Toronto’s infamous psychedelic multimedia collective, Intersystems, make a surprise return with a new full-length LP, #IV. Coming via Waveshaper Media, #IV is Intersystems’ first new material since 1968! Intersystems’ pioneering avant/electronic music sounded positively alien in the 1960s, and more than 50 years later, this latest body of work sounds just as otherworldly.
When they arrived on the scene in the late 1960s, Intersystems stood out from their peers. Comprised of architect Dik Zander, light sculptor Michael Hayden, poet Blake Parker, and musician John Mills-Cockell (of Syrinx, Kensington Market and more), the group mounted groundbreaking pan-sensory events and released a trilogy of defiantly disorienting records.
Where more conventional purveyors of sonic psychedelia were content with fuzztone guitar and orientalist tropes, Intersystems managed to approximate the full psychedelic experience in all its euphoric wonder and terror. Initially wrangling homespun gadgetry, feverishly spliced-together tapes, and mutant beat poetry, Intersystems were also among the very first to deploy a Moog Synthesizer; their Moog modular system was the first to be imported into Canada. Intersystems’ three vinyl LP recordings, meanwhile, justifiably became coveted collector’s items given their scarce quantity and singular unsettling vision.
The reissue of Intersystems’ full discography in 2015 prompted acclaim from a number of major outlets. Among them, PopMatters hailed the set as “one of those great lost recordings (three of ’em actually) that comes from the lysergic era…” Mills-Cockell’s work in Syrinx has also been reissued to great acclaim in recent years.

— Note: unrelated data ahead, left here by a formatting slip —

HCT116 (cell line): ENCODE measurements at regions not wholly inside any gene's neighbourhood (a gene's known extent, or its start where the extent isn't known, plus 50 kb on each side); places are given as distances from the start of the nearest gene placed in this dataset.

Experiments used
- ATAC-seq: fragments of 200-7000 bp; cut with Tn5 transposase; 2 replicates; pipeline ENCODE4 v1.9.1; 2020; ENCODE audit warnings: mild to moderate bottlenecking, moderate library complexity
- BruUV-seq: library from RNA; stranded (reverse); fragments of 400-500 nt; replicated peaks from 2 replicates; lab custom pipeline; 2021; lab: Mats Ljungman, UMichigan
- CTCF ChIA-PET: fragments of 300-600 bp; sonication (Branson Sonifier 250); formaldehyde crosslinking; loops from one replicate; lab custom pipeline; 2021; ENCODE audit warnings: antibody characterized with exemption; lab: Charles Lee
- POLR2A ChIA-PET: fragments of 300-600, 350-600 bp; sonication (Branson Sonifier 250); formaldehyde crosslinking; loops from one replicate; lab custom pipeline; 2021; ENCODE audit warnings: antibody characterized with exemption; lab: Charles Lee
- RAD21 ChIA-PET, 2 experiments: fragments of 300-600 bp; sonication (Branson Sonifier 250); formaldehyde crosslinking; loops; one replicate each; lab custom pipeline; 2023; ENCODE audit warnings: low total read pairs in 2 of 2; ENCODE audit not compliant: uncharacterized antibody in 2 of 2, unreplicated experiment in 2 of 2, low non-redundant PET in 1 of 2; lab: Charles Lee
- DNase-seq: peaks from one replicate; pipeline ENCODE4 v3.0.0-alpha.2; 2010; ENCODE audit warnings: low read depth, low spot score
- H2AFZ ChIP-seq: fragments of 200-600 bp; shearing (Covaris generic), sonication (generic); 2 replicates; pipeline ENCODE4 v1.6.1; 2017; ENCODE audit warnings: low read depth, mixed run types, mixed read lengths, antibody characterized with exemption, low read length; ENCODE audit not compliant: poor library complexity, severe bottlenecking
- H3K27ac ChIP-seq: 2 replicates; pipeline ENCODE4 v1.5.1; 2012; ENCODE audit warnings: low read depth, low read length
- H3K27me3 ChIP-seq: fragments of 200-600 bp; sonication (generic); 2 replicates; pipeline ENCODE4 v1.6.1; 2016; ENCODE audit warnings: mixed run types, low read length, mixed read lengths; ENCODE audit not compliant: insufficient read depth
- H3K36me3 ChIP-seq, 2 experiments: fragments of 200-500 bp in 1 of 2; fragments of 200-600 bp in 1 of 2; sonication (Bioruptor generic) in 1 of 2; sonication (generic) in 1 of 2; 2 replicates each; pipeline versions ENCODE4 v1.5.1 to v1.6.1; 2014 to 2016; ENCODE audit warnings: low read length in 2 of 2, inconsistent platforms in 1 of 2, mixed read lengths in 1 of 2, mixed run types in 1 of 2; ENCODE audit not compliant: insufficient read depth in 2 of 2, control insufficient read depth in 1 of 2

Fifty-plus years after their 1968 album Free Psychedelic Poster Inside, Hayden and Mills-Cockell decided to revive the long-dormant project with a series of sessions at Hamilton’s storied Grant Avenue Studio. The resultant music remains remarkably congruent with the project’s original vision while clearly emerging from the present moment. With original poet/lyricist Blake Parker now deceased, Hayden and Mills-Cockell made the counterintuitive (yet strangely apt) decision to render Parker’s words electronically. As the computer-synthesized voice alternates between an eerily life-like delivery and slurred cybernetic faltering, it brings a new dystopian tint to the group’s anxious surrealism. Taking cues from its predecessor, Free Psychedelic Poster Inside, a modular Moog Synthesizer system is the primary instrument, yet here it offers a dynamic blend of different sonorities: barbed wire basslines, Subotnickesque chirping, gestural plumes of colour and percussive filigree.
While the group cut their teeth in the 1960s, make no mistake these new Intersystems recordings aren’t a “comeback” or an attempt to rehash the “good old days”. What one hears instead is the sound of Mills-Cockell and Hayden re-energizing the project, bringing with them the myriad experience they’ve accumulated in the intervening 50 years. These aural concoctions—no less perplexing than their 1960s predecessors—build upon the Intersystems foundation but very decidedly reside in the present moment, reminding listeners of just how forward-looking this group was in the first place.